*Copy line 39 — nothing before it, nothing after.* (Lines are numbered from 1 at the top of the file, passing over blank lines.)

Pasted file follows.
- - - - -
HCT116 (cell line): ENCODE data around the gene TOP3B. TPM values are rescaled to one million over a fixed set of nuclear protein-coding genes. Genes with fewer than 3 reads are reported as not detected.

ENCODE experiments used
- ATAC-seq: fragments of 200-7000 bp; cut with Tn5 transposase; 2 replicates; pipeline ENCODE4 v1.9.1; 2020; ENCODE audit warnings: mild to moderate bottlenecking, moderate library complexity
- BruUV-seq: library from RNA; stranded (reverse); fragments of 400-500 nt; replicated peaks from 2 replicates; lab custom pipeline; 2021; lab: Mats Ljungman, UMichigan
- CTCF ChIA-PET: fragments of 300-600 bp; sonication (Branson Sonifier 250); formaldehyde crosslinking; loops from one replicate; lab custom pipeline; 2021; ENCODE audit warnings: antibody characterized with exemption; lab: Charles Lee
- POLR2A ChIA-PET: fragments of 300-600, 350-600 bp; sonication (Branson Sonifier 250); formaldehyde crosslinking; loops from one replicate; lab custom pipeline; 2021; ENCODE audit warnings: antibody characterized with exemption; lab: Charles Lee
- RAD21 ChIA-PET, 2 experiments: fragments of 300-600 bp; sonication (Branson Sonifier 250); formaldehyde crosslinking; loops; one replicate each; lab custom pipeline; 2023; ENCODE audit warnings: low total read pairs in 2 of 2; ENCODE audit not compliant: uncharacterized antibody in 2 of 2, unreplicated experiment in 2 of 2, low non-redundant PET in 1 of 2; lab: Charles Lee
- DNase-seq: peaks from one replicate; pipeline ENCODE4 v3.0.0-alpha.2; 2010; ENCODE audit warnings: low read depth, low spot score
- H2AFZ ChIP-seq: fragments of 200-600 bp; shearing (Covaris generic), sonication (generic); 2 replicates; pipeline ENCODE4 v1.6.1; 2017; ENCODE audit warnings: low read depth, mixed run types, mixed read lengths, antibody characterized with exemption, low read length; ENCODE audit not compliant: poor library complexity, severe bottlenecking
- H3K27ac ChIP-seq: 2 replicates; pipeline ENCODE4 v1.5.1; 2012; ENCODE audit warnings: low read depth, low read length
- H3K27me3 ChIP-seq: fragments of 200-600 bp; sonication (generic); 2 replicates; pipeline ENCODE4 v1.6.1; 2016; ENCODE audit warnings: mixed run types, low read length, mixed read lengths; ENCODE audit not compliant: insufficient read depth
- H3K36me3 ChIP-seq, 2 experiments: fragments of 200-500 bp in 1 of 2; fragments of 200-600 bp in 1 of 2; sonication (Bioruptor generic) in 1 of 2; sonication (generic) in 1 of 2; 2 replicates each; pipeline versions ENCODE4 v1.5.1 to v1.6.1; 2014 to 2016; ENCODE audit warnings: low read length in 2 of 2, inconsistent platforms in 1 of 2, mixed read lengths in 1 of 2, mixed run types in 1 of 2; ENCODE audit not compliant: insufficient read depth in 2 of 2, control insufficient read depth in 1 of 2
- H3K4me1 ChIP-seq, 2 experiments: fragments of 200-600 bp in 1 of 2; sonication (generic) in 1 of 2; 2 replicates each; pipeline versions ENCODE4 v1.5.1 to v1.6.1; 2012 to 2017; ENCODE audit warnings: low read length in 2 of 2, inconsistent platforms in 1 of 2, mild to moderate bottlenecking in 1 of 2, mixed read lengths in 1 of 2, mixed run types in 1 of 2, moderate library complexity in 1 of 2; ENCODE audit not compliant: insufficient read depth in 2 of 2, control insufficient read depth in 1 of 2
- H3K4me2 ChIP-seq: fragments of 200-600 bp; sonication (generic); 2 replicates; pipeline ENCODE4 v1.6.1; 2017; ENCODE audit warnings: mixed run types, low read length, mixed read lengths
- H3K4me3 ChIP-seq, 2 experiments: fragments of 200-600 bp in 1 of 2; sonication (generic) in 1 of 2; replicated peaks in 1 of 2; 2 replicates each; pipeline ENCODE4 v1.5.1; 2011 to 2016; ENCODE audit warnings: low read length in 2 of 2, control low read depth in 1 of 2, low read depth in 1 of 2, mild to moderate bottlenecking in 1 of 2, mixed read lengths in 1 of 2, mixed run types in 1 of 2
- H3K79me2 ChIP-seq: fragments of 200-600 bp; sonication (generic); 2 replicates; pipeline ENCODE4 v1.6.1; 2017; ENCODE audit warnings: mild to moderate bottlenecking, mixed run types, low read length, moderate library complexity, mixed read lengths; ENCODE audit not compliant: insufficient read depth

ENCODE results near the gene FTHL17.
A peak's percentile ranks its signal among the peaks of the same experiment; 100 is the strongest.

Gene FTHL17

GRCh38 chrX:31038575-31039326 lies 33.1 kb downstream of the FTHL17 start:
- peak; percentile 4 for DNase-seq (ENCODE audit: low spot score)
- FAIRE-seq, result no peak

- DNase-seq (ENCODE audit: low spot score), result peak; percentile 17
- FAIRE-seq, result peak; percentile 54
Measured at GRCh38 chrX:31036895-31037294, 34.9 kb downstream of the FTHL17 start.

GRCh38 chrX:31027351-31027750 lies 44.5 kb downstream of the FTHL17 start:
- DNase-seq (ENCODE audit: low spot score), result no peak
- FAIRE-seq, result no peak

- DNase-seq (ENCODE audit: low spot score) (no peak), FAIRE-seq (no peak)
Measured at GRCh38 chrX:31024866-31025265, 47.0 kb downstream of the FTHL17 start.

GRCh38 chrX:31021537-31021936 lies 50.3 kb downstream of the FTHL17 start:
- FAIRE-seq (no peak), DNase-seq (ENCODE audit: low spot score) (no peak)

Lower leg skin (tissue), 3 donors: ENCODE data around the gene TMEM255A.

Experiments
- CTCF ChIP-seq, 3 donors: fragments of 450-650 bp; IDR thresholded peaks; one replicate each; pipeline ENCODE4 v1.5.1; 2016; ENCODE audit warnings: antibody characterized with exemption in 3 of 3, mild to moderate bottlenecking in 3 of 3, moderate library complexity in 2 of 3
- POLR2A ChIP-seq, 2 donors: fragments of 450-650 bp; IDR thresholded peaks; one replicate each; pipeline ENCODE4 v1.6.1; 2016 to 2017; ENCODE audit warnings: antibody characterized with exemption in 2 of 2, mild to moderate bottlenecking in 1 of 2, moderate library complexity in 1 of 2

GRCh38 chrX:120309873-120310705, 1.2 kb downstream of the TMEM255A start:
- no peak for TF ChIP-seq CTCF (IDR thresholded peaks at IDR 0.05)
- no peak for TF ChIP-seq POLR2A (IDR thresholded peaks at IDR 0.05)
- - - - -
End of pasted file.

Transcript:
- no peak for TF ChIP-seq POLR2A (IDR thresholded peaks at IDR 0.05)